The DARIAH Beyond Europe event series created three rare and precious opportunities for deep, strategic engagement between DARIAH and our counterparts in the US and Australia.
This workshop is a great opportunity to engage … Without an event like this we would be stuck on our own, devising our own modes and methods of sustainability in infrastructure.Glen Worthey, Digital Humanities Librarian in the Stanford University Libraries
This event, and our collaboration with DARIAH, is really fundamental … it’s really an exchange about opening up new avenues of enquiry for research.Joy Damoussi, President of the Australian Academy of the Humanities
DARIAH contributed to the RITrain curriculum and training programme for research infrastructure managers, ensuring that the perspectives of non-science RIs were represented. It was also a founding signatory of the ERIC Forum in 2017. The RITrain Executive Masters in Management of Research Infrastructures has produced two cohorts of qualified graduates, including DARIAH’s own Secretary General. A textbook featuring the curriculum is currently in press with Springer. DARIAH is also one of the founding members of the ERIC Forum, of EASSH (the European Alliance for Social Sciences and Humanities), and the EOSC Association, which will oversee the roll out phase of the ambitious European Open Science Cloud development.
To date DARIAH has featured in the curriculum of three cohorts of EMMRI students, and will be featured in the chapter on strategic planning in the forthcoming textbook.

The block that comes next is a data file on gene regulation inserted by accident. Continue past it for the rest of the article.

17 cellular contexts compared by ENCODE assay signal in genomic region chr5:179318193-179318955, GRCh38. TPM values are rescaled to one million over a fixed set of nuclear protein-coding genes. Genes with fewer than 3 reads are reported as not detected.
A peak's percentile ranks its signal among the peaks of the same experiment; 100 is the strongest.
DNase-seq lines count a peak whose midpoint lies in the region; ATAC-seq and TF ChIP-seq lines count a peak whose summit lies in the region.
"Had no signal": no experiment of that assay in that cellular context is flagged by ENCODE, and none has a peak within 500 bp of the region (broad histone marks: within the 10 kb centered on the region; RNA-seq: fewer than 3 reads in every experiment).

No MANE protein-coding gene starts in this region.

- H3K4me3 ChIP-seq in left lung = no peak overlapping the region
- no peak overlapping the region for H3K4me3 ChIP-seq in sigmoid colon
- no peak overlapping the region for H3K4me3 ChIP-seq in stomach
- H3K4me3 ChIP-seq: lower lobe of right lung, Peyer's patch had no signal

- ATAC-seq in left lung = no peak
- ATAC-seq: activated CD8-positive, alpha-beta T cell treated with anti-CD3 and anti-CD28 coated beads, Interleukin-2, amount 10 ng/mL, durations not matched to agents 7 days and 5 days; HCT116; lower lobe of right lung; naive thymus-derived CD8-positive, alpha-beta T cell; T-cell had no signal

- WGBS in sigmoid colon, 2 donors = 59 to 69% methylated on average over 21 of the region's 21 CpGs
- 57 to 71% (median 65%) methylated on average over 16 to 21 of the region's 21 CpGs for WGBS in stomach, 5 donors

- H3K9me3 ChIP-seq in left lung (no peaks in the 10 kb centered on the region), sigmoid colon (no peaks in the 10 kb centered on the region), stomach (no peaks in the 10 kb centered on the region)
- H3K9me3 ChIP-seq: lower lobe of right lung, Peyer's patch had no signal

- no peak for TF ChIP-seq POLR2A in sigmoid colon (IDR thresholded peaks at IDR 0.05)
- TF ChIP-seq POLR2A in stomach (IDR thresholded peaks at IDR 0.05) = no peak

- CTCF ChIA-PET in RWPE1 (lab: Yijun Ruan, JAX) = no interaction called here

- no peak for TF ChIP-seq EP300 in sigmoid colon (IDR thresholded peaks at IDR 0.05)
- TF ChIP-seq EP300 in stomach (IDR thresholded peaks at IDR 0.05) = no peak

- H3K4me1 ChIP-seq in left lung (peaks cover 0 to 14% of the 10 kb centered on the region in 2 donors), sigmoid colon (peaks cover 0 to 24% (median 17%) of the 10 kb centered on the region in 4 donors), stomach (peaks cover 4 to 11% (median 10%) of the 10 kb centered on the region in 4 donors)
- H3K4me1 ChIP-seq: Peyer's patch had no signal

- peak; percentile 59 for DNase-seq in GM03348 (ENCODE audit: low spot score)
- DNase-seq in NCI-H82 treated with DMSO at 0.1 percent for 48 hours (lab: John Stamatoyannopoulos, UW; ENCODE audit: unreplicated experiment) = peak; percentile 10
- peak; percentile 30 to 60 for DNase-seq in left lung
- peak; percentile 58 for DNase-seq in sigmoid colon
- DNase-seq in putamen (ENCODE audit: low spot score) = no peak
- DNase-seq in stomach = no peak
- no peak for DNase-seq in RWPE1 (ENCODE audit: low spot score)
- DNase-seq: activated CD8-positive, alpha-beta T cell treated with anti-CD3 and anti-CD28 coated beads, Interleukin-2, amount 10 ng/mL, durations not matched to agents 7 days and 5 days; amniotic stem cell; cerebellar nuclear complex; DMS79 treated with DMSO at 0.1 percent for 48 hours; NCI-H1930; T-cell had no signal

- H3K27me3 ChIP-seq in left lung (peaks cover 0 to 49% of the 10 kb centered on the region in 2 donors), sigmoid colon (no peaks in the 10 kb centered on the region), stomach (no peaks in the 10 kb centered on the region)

[DARIAH’s] participation is always inspiring for all participants [in the EMMRI programme], and I would really be happy to have you on board again.Eliabetta Marfiotti, University of Milan Biccocca, Lecturer, EMMRI Masters Programme speaking about the DARIAH’s contribution to RI Train
Lead Author: Jennifer Edmond, President of the Board of Directors DARIAH-EU
 The Digital Humanities Course Registry: https://dhcr.clarin-dariah.eu/
 Data Reuse Charter Poster: https://www.dariah.eu/activities/open-science/data-re-use/
 Data Reuse Charter Mission Statement: https://datacharter.hypotheses.org/77
 “Research Infrastructure Management: Governance, Strategy Development and Operations: Effective leadership and management for a new type of scientific organization.” Ed. Enrico Guarini, Markus Pasterk and Marialuisa Lavitrano. Springer ‘Management for Professionals; Series (Open Access). Forthcoming
 Press release (May 2017), Better Access to Digital Humanities Training: DARIAH and CLARIN Relaunched DH Course Registry https://www.clarin.eu/news/better-access-digital-humanities-training-dariah-and-clarin-relaunched-dh-course-registry
 Press Release (March 2017), LIBER and DARIAH-EU Signed Cooperation Agreement: “Advancing Digital Research Is a Joint Effort”https://www.dariah.eu/2017/03/30/liber-and-dariah-eu-signed-cooperation-agreement-advancing-digital-research-is-a-joint-effort/
 DARIAH ERIC Website, ‘Communications between ERICs’ https://www.dariah.eu/about/initiatives/communications-between-erics/
 RI Train. http://ritrain.eu/
 OPERAS https://operas.hypotheses.org/
 EOSC Association https://www.eosc.eu/
 ERIC Forum https://www.eric-forum.eu/
 SSHOC First Tier. Internal working documents and closed consultations only, available upon request.
 EASSH https://eassh.eu/
 E-RIHS DigiLab http://www.e-rihs.eu/access/digilab-2/
 TaPoR http://tapor.ca/home
 DARIAH Beyond Europe blog https://dbe.hypotheses.org/
 SHAPE-ID https://www.shapeid.eu/
 Heritage Data Reuse Charter https://datacharter.hypotheses.org/
Edmond, jennifer. (2021). DARIAH Impact Case Study series: Cooperating to Improve Research Capacity in Europe. DARIAH's Work in Cooperative Contexts. Zenodo. https://doi.org/10.5281/zenodo.7311431